MotoGP Ducati rider Jorge Lorenzo believes that the Italian marque can stand to learn a thing or two from its former employer.
While it may not seem like the best strategy to have – talking up your former employer to your current employer – Jorge Lorenzo’s recent comments regarding Ducati taking a page out of Yamaha’s book isn’t far off the mark. Having enjoyed success under the blue banner, it’s no secret that Jorge is eager to replicate that under his new crimson one. Lorenzo has suffered a horrible start to the 2017 season, but even his teammate – Andrea Dovizioso – has lamented Ducati’s fate thus far.
Lorenzo commented on a potential development path for the Desmosedici, saying that he believes a tactic akin to that which Movistar Yamaha employs toward rider-friendliness is what Ducati needs in order to reign in its incredibly powerful engine:
“Yamaha and Ducati are two very different manufacturers, with two different philosophies. Yamaha was always obsessed with the chassis, with making the rider’s life easier.
Ducati, on the other hand, has opted over the past 10 years to produce the most powerful engine and to manage it with good electronics.
Maybe now we need to change priorities and, apart from continuing to develop the engine, try new types of chassis to make turning easier and make the rider’s life easier.” – Jorge Lorenzo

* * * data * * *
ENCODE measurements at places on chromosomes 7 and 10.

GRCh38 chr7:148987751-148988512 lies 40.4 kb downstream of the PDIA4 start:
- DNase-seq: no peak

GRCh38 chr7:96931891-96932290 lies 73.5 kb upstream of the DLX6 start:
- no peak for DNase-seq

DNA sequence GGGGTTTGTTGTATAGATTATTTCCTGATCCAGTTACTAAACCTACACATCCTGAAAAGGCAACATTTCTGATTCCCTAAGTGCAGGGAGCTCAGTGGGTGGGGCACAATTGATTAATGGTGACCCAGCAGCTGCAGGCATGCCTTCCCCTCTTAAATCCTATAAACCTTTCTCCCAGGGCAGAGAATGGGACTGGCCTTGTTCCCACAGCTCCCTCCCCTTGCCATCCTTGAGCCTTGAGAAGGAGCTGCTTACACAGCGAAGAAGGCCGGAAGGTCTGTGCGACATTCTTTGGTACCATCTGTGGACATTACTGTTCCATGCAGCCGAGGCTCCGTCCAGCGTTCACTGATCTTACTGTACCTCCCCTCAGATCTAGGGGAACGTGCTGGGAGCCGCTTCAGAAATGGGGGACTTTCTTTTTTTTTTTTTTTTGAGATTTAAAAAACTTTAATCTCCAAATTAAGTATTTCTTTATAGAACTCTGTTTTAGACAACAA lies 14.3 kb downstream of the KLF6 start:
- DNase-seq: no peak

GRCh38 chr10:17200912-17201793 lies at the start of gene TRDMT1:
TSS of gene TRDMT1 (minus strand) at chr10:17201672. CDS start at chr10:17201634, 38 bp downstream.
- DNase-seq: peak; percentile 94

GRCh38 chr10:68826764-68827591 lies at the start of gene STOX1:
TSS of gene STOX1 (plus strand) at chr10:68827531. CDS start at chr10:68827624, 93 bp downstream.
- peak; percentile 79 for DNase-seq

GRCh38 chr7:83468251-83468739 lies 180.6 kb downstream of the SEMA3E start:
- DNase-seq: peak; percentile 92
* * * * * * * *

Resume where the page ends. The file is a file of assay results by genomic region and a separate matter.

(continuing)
Lorenzo went on to clarify that the problem with the bikes isn’t wheeling away as one would suspect, but rather losing contact on the front end on many portions of tracks:
“We lose some contact so in some areas we have to close some more throttle, we lose a little bit more than the other brands.
They decided to change the rules, so we have to adapt our evolution with these rules.
So many accelerations [at Austin], we don t have the same force in the front. But it’s like that, we have to forget that and work to improve the bike without the wings.” – Jorge Lorenzo
Although the external winglets were banned, Ducati has still yet to utilize their radical “Hammerhead” internal fairing design. Speculation would suggest that the design is still far too risky to be brought out during a Grand Prix, but if Ducati’s string of failures continues, we may very well see a radical shift in development from the Italian marque.